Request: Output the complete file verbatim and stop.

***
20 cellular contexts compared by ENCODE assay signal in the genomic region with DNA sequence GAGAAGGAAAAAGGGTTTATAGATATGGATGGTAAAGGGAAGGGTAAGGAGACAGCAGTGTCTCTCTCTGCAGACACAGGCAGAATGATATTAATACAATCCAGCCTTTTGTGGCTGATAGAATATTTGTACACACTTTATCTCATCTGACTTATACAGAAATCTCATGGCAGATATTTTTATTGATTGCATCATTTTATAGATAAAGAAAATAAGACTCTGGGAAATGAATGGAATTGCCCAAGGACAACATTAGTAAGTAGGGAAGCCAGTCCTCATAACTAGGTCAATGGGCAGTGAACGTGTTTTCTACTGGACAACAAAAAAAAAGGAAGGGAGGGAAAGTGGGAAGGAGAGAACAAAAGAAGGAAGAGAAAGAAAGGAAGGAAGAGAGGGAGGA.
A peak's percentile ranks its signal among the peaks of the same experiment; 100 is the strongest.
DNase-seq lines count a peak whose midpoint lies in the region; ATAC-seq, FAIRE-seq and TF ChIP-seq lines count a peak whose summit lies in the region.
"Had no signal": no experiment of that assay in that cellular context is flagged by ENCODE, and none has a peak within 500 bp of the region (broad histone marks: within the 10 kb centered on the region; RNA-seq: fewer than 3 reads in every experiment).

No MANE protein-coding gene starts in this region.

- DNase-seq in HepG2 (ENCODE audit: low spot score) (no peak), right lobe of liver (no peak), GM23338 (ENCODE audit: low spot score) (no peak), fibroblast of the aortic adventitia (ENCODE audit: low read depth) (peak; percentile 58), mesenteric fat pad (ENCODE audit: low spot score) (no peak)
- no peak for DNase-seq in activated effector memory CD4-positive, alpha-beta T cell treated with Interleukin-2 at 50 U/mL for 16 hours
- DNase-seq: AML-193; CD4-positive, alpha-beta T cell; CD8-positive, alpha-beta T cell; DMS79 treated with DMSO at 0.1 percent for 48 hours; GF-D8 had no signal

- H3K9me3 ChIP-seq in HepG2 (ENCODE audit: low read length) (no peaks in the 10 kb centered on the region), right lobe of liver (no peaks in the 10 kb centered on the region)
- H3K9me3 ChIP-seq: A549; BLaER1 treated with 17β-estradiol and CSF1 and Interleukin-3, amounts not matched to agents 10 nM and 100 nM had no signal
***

20 cellular contexts compared by ENCODE assay signal in the genomic region with DNA sequence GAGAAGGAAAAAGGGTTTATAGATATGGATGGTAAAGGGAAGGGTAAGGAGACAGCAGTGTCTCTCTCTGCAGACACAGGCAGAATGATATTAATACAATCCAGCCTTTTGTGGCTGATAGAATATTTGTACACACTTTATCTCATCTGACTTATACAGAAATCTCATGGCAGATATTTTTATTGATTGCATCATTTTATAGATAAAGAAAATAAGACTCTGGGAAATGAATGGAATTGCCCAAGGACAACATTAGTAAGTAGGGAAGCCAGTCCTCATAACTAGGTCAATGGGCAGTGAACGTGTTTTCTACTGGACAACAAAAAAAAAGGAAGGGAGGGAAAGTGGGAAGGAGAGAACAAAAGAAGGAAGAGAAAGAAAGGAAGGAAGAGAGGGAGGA.
A peak's percentile ranks its signal among the peaks of the same experiment; 100 is the strongest.
DNase-seq lines count a peak whose midpoint lies in the region; ATAC-seq, FAIRE-seq and TF ChIP-seq lines count a peak whose summit lies in the region.
"Had no signal": no experiment of that assay in that cellular context is flagged by ENCODE, and none has a peak within 500 bp of the region (broad histone marks: within the 10 kb centered on the region; RNA-seq: fewer than 3 reads in every experiment).

No MANE protein-coding gene starts in this region.

- DNase-seq in HepG2 (ENCODE audit: low spot score) (no peak), right lobe of liver (no peak), GM23338 (ENCODE audit: low spot score) (no peak), fibroblast of the aortic adventitia (ENCODE audit: low read depth) (peak; percentile 58), mesenteric fat pad (ENCODE audit: low spot score) (no peak)
- no peak for DNase-seq in activated effector memory CD4-positive, alpha-beta T cell treated with Interleukin-2 at 50 U/mL for 16 hours
- DNase-seq: AML-193; CD4-positive, alpha-beta T cell; CD8-positive, alpha-beta T cell; DMS79 treated with DMSO at 0.1 percent for 48 hours; GF-D8 had no signal

- H3K9me3 ChIP-seq in HepG2 (ENCODE audit: low read length) (no peaks in the 10 kb centered on the region), right lobe of liver (no peaks in the 10 kb centered on the region)
- H3K9me3 ChIP-seq: A549; BLaER1 treated with 17β-estradiol and CSF1 and Interleukin-3, amounts not matched to agents 10 nM and 100 nM had no signal